LONDON (Reuters) - Dominic Cummings, a top aide to Prime Minister Boris Johnson, damaged public confidence in the government’s coronavirus response by travelling out of London when the city was in lockdown, an academic study published on Thursday said.
Cummings was at the centre of a huge public outcry among locked-down Britons when it was revealed he had travelled 400 kilometers (250 miles) north of London to be closer to family for childcare reasons after his wife fell ill.
He denied breaking the rules, was backed by Johnson, and resisted pressure to quit.
The incident caused a clear decrease of public confidence in the government’s ability to handle the COVID-19 pandemic, which started from the day the story broke and has not recovered since, a study by University College London (UCL) found.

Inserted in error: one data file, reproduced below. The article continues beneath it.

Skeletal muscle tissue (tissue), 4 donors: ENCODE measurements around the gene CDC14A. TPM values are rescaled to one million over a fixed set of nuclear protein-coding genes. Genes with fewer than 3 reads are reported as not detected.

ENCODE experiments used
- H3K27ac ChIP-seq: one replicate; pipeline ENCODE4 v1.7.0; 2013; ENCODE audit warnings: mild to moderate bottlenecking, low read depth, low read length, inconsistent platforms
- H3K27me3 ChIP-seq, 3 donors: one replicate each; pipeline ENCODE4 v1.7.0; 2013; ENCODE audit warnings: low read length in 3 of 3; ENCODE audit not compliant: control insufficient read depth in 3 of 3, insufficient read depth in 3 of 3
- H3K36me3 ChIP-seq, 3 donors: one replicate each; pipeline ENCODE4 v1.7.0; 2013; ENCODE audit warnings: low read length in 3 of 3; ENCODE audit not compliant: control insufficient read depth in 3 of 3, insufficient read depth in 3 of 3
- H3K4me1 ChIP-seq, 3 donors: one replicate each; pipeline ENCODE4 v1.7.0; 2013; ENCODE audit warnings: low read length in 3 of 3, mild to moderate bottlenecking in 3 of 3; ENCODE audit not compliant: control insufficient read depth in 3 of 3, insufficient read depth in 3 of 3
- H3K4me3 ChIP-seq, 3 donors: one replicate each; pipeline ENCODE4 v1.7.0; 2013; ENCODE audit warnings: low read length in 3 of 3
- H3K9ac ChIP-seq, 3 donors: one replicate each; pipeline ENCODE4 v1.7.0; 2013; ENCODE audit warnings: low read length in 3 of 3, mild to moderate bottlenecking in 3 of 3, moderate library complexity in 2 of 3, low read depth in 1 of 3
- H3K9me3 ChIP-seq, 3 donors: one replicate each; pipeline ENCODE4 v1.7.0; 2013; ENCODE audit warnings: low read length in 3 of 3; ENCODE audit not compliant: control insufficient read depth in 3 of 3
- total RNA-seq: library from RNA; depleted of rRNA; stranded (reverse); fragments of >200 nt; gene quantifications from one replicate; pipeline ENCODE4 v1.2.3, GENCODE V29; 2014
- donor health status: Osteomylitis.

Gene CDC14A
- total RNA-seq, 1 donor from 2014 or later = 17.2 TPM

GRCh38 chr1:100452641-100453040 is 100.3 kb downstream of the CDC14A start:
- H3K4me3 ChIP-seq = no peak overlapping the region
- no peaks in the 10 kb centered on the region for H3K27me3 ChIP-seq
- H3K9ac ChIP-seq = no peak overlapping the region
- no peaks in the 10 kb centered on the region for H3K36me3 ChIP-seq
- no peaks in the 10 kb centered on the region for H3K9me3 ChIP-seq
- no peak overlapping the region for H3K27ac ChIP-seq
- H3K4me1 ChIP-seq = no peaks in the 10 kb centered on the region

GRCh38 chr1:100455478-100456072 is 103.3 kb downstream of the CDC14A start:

“These data illustrate the negative and lasting consequences that political decisions can have for public trust and the risks to behaviours,” lead author of the study, Daisy Fancourt said.
The researchers said they had separated out the effect of the Cummings row on confidence in the British government by comparing data from a large scale survey, with data from the same source on confidence in devolved governments in Scotland and Wales, and in the health service.
Confidence in England dropped by 0.4 points on a seven point scale between May 21 and 25, while there was no corresponding drop on the other indicators.
The study looked at 220,000 results from more than 40,000 individuals between April 24 and June 11. The findings have not been externally peer-reviewed ahead of their publication, UCL said.
Reporting by William James; editing by Stephen Addison
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